you know what’s really exciting? standing in your soon to be apartment with a real, licensed architect, and talking through the official “plans” for renovation. after the disaster that was my first interaction with an “architect” you could say i was a little weary of moving forward. B had quoted me $3k, all in, to draw up the plans, hire an expeditor, and get everything submitted to both the management company and the city. that number sounded REAL GOOD to me.
but then he went all donald trump on me and basically said, “YOU’RE FIRED (as a client)!” and that was that. it was on to plan B (or, actually, plan A). in this case, A stands for anjie cho, another name my contractor gave me after B fell through. unlike B, who i quickly learned wasn’t even a licensed architect (holy shit new york city what kind of place are you?!), anjie is the real deal.
and guess what?! SHE’S A WOMAN! hell yes. no dicks around here (literally and figuratively). my initial interactions with anjie were so painless, i could barely believe they were happening. i emailed her on memorial day while on the train back from massachusetts. i figured i’d hear from her later in the week, once she was back in my office, but gave my phone number just in case.
to my surprise (and delight!), anjie called about 15 minutes after receiving my email, and proceeded to fill me in on a few things:
- she’d heard of B. he was a well-known character in the lower east side real estate game. he got the job done, but he wasn’t exactly above board, if you know what i mean. in fact, he wasn’t even a licensed architect. WTF?
- real architects cost more than $3k. anjie’s fees, along with her expeditor, were going to put me around double that. but that was the cost to have things done right, and most importantly, by the book (aka the law).
- if i didn’t do things by the book, i could risk legal issues when i went to sell the grand apartment later on. HELLO, danger zone, nice to meet you…NOT.
- the first step in this process was the management company. they were the ones who decided whether or not city approval was required. and if it wasn’t, i’d save a hefty chunk of change.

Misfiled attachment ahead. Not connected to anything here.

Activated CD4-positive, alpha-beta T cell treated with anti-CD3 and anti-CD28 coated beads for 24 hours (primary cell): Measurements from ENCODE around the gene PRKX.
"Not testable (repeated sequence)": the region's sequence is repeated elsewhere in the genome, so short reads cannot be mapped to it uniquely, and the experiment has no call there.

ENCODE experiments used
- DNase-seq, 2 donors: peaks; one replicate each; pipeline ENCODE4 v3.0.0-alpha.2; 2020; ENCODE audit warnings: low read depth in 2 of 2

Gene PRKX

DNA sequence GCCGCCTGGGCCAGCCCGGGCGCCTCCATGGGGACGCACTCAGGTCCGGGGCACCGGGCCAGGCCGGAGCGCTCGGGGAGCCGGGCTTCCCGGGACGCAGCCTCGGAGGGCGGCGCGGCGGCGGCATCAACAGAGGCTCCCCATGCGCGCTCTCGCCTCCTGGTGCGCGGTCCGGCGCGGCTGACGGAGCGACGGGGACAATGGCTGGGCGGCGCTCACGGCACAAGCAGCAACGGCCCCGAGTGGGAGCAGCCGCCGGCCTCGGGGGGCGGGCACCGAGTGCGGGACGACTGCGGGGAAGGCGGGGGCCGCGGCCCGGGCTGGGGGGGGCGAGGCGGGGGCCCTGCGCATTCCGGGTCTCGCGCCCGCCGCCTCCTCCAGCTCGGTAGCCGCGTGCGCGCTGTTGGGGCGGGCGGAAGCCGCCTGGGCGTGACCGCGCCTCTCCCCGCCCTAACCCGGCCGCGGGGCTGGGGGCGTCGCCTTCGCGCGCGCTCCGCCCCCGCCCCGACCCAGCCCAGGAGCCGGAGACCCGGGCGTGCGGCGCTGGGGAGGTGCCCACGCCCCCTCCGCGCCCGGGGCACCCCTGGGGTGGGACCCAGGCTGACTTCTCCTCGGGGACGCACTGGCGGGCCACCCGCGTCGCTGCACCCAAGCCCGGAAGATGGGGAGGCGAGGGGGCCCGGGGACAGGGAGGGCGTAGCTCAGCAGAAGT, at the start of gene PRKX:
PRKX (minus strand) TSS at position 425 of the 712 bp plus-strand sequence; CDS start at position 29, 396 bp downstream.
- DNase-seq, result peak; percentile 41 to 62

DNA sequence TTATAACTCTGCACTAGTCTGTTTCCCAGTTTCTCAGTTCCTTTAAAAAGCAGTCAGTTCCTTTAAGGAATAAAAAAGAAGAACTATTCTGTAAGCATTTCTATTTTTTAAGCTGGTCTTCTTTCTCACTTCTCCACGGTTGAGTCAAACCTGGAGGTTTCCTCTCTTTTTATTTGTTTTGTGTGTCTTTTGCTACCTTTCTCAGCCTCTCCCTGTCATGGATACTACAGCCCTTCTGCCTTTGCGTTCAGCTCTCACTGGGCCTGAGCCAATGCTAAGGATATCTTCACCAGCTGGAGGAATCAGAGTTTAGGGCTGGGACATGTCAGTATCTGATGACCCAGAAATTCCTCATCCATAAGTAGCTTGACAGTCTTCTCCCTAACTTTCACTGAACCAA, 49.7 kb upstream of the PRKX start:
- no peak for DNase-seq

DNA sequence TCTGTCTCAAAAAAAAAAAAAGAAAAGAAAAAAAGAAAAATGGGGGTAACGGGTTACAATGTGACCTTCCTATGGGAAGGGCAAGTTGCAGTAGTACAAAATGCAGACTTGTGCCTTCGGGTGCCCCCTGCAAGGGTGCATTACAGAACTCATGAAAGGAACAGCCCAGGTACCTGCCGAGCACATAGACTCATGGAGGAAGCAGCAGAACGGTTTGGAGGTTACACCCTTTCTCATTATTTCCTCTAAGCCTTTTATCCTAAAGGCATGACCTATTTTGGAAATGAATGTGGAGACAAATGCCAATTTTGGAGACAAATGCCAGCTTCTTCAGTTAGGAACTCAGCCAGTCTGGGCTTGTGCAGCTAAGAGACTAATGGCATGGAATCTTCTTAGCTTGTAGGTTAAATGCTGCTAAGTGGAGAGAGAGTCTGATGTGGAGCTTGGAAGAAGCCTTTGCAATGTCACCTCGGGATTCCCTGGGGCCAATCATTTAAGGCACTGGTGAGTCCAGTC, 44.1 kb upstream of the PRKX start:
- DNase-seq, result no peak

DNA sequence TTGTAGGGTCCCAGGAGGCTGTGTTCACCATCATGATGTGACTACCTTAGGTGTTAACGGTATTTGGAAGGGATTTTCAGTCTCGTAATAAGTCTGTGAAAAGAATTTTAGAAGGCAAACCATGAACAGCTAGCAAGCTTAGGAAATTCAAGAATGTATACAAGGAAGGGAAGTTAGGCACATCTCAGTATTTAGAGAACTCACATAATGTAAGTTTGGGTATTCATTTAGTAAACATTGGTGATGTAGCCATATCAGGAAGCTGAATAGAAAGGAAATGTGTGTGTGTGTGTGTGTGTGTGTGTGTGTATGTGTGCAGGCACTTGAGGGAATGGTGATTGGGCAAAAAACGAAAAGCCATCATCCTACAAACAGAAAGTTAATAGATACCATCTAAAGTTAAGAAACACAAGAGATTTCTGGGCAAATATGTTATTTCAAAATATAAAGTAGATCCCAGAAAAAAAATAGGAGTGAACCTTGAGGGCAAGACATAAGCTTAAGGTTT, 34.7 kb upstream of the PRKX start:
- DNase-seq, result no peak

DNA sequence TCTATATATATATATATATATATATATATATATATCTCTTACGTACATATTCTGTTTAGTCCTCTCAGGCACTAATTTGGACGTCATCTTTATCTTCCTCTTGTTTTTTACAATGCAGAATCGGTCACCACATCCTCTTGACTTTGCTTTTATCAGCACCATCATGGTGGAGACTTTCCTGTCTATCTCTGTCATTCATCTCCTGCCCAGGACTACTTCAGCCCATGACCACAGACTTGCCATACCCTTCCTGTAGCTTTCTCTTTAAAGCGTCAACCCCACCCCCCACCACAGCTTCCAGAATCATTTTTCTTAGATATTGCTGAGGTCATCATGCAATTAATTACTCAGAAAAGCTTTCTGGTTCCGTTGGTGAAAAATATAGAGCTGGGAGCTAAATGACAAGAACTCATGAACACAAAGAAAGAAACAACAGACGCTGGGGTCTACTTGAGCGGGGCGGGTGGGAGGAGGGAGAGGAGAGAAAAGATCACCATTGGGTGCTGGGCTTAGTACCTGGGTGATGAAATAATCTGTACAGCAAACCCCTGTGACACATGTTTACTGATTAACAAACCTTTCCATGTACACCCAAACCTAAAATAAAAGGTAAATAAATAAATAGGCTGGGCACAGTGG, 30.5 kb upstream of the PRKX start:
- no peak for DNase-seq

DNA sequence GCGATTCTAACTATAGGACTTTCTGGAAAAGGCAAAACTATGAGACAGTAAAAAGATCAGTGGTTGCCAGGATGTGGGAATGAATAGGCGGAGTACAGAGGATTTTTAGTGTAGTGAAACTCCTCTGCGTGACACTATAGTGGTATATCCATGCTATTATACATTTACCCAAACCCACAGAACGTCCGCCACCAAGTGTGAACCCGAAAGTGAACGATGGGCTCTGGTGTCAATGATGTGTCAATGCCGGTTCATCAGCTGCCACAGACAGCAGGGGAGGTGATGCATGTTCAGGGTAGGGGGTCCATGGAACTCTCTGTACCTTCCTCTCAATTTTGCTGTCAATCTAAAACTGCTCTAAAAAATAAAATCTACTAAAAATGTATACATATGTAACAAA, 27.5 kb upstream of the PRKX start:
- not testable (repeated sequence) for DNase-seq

it was basically like being baptized. unlike B, who had literally told me nothing and given me nothing, anjie filled a sista in. BIG TIME. she made me feel like i could understand the process, and that she’d help me through it–and that she would do it in a way that would ensure i wasn’t getting screwed. because who wants to get screwed by a guy who’s not even licensed? NOT ME.
anjie was such a breath of fresh air that i basically said YOLO to the increase in price and resolved myself to find some cheaper lighting fixtures and maybe give up my fancy bathroom tile. or at least, to find some freelance work to make up the difference (holla if you need a writer, friends!).
did i want to pay double the original quote? definitely not. but do i want it done right, and only done once? YOU BET. i won’t be able to confidently say this until i’m on the other side, but my gut tells me that when things are suspiciously cheap, it generally means there’s some under the table BS going on. and when things are on par with industry standards, price-wise (and i should note here that i got multiple quotes beyond anjie’s and she was by far the most reasonable, and the one i liked the most), there’s usually a reason for it. it means you’re getting good work done by good people who know their shit. given that i do not know my shit at all, i need someone who does.
so i signed the contract, handed over my deposit, and we GOT TO WORK. well, really, anjie got to work. i just let her into the building.
tomorrow, the fruits of her labors (and my super high level design plan, eeep!).